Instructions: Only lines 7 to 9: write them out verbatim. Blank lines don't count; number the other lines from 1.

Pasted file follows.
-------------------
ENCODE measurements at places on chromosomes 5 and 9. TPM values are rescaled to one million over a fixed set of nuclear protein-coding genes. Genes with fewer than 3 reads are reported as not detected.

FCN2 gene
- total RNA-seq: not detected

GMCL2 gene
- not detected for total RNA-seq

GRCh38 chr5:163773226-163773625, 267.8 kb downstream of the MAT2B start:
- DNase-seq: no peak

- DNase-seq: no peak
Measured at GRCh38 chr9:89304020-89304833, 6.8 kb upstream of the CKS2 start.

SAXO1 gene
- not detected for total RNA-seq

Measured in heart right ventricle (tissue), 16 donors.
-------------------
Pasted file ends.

- DNase-seq: no peak

- DNase-seq: no peak
Measured at GRCh38 chr9:89304020-89304833, 6.8 kb upstream of the CKS2 start.